• Brexit: Throwing dice.

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    Above, the Chandos Mausoleum, St Lawrence Whitchurch in Harrow, Middlesex.

    Of James Brydges, 1st Duke of Chandos it can reasonably be said that he was the greatest fraudster in British criminal history. Brydges acquired his fortune through embezzlement of the public purse on a grand scale. With it he built a vast palace called “Canons” nearby Harrow. It no longer stands for Brydges was as much a gambler as he was fraudster and his son, the 2nd Duke sold the estate to settle his father’s debts. The house was demolished and it’s ornate interiors were reused elsewhere. An early example of recycling! Brydges lost much of his money when the South Sea bubble burst.

    Today, Doctor North likens the hole the UK is in to a throw of dice.
    GOTO: http://eureferendum.com/blogview.aspx?blogno=87116
    I myself am a bit of a gambler!

    This morning through the post, I received my January quarterly statement of Voluntary Class 3 contributions due from HM Revenue & Customs – with them asking for another £190.45.

    By a quirk of fate, when the government raised the state pension entitlement age for persons born after October 1954 from 65 to 66 causing me a delay of one year; they gave me the opportunity of making 35 years NI contributions – for had they not done this I would have only had 34 years contributions, resulting in a pension of 34/35ths or 97% and not a full state pension.

    The gamble is this: come October 2021 will I be able to claim a full state pension?

    If a “No Deal Brexit” takes place, this is extremely doubtful! This because the economy will have taken such a hammering and the public finances will be in such a dire strait, whichever government happens to have the great misfortune to be in office at the time will have been forced to embark on the most rigorous austerity measures.

    The state pension is one of the biggest demands upon the public purse and it is inevitable that this will have to be addressed. The one way in which great savings can be found is to replace the universal state pension with a means tested alternative. For legal reasons there will have to be a universal element however. One can therefore expect there to be two pensions, a “universal pension” possibly only half or even a quarter of what currently is to be expected with a means tested “supplementary pension” making up the other half or three quarters. Working on the worst case scenario, instead of receiving £8,546.20 pa, I am more likely to receive £4,273.10 pa or maybe only £2,136.55 pa!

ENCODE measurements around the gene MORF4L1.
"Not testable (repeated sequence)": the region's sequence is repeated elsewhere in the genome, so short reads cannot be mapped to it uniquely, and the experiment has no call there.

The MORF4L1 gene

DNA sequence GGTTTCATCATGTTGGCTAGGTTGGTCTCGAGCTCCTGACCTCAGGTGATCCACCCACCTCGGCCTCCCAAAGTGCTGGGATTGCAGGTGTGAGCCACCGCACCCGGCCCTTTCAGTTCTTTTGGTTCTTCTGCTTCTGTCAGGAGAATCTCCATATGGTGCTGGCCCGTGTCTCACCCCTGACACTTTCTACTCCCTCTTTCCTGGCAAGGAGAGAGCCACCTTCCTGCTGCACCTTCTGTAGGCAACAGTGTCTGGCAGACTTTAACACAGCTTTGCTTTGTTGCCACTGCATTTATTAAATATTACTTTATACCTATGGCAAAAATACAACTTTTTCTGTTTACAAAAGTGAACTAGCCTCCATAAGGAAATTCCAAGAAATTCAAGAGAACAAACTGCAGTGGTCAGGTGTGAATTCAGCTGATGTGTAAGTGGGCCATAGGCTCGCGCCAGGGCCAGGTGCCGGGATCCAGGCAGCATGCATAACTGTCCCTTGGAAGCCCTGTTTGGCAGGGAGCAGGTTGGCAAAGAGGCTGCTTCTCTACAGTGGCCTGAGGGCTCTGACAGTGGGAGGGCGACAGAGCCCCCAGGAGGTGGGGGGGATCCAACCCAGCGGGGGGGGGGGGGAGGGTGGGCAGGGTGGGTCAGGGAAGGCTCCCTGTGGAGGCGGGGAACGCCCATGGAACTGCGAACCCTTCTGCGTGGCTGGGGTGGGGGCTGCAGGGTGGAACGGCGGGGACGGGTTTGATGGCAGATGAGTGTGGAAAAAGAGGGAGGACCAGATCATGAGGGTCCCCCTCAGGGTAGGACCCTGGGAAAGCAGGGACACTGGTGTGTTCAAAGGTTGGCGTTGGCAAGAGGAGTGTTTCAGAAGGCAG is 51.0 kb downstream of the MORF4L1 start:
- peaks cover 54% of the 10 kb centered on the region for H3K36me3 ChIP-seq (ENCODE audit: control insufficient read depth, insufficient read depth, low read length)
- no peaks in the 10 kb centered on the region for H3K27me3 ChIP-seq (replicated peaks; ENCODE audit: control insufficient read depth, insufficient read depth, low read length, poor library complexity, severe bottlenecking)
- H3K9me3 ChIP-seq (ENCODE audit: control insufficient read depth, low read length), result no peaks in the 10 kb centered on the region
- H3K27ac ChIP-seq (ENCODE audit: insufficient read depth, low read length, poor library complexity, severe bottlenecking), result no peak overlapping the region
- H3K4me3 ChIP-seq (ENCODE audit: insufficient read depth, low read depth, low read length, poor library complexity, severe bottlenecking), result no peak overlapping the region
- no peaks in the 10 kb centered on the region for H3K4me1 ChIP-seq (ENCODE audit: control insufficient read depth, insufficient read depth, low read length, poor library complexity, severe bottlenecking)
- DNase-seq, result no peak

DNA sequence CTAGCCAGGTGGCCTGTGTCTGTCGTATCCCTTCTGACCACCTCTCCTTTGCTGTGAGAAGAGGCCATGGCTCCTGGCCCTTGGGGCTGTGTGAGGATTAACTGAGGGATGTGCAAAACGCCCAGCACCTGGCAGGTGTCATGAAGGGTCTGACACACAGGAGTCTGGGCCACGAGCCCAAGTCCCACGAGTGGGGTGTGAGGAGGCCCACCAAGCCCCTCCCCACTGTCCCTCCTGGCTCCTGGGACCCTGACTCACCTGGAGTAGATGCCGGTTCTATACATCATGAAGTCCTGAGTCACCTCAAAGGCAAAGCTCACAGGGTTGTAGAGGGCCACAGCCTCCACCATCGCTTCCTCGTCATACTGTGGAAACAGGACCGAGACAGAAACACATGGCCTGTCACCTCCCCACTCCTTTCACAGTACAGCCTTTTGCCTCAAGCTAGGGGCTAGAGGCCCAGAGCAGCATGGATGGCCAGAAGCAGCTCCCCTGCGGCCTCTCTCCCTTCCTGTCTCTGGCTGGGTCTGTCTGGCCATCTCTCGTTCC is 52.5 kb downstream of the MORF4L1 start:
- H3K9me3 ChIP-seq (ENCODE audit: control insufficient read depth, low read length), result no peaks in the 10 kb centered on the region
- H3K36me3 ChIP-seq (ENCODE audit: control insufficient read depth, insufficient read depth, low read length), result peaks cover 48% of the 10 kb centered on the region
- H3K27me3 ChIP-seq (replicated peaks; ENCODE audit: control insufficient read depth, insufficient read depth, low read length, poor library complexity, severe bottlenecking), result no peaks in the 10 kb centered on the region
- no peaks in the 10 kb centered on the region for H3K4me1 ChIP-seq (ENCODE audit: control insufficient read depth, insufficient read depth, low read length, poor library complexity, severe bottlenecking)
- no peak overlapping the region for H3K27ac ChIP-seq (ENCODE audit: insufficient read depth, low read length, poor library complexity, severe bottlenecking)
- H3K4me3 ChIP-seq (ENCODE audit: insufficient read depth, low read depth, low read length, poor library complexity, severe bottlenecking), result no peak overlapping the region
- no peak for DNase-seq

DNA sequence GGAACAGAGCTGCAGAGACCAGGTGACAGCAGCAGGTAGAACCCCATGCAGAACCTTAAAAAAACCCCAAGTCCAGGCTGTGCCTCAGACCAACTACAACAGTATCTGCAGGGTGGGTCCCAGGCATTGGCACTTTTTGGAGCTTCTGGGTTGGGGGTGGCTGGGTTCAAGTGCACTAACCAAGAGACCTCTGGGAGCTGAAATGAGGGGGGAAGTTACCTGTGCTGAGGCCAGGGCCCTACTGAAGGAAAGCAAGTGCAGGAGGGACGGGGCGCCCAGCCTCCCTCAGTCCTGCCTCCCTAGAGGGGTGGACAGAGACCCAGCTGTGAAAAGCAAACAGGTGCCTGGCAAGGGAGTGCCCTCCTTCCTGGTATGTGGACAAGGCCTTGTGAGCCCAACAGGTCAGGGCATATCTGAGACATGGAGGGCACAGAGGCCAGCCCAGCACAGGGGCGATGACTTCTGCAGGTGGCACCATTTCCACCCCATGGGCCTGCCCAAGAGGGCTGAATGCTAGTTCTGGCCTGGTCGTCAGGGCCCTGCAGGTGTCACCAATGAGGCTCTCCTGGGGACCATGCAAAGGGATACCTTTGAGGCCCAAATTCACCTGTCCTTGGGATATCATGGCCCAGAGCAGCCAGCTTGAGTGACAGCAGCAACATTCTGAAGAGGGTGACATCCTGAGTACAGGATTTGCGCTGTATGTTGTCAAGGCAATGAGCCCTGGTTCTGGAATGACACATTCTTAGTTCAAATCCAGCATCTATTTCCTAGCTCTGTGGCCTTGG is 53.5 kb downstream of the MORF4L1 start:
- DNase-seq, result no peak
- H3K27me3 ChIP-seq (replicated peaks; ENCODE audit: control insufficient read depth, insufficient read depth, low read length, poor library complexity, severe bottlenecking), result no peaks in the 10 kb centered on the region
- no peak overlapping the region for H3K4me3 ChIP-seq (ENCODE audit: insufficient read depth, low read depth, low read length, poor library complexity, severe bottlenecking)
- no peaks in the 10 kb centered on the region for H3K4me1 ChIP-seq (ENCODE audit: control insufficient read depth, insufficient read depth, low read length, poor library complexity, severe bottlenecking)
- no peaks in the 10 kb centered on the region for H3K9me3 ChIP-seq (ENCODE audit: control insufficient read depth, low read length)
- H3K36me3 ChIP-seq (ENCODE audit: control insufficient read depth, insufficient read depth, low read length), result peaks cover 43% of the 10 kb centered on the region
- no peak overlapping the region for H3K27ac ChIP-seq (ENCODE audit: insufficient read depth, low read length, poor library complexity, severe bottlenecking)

I suppose I will have to look upon the situation stoically. At least receiving £2,136.55 is better than receiving £0.00!
    Of course the worst thing is that I will have nobody to blame apart from myself!
    My Liberal Democrat friends will be chortling with glee at the prospect with them loudly shouting, “Be careful what you wish for! You might end up getting it! Ha ha ha!”

    The question I have to ask of myself is this: Should I continue to make voluntary payments to HM Revenue & Customs of £761.80 pa after the April 2019 statement?

    The answer will be decided on what happens at the end of March!

    You see, failing to make contributions in Year 34 (2019-2020) and Year 35 (2020-2021) will result in a 33/35ths or 94.28% pension. Thus if all I am going to receive based on 35 years contributions is a paltry £2,136.55 pa, I might as well save £1,523.60 and receive £2,014.46 pa as I will only loose after 12 years.

    • Readers may like to note an interesting historical note on Chandos. Some of its features were taken to the Parish Church in Great Witley in Worcestershire. This is a highly decorated baroque church and well worth visiting.. The organ case is the same that Handel would have looked at when playing the instrument at Chandos. The decorative wood carving and front gilt pipes are the original although the internal pipework came later. Some windows and possibly the highly ornate ceiling is said to be from Chandos which, as the British Gazette says, no longer exists.
      Why Great Witley ? Maybe Lord Foley, a wealthy landowner there, commissioned the move. Do go and see it for yourself..

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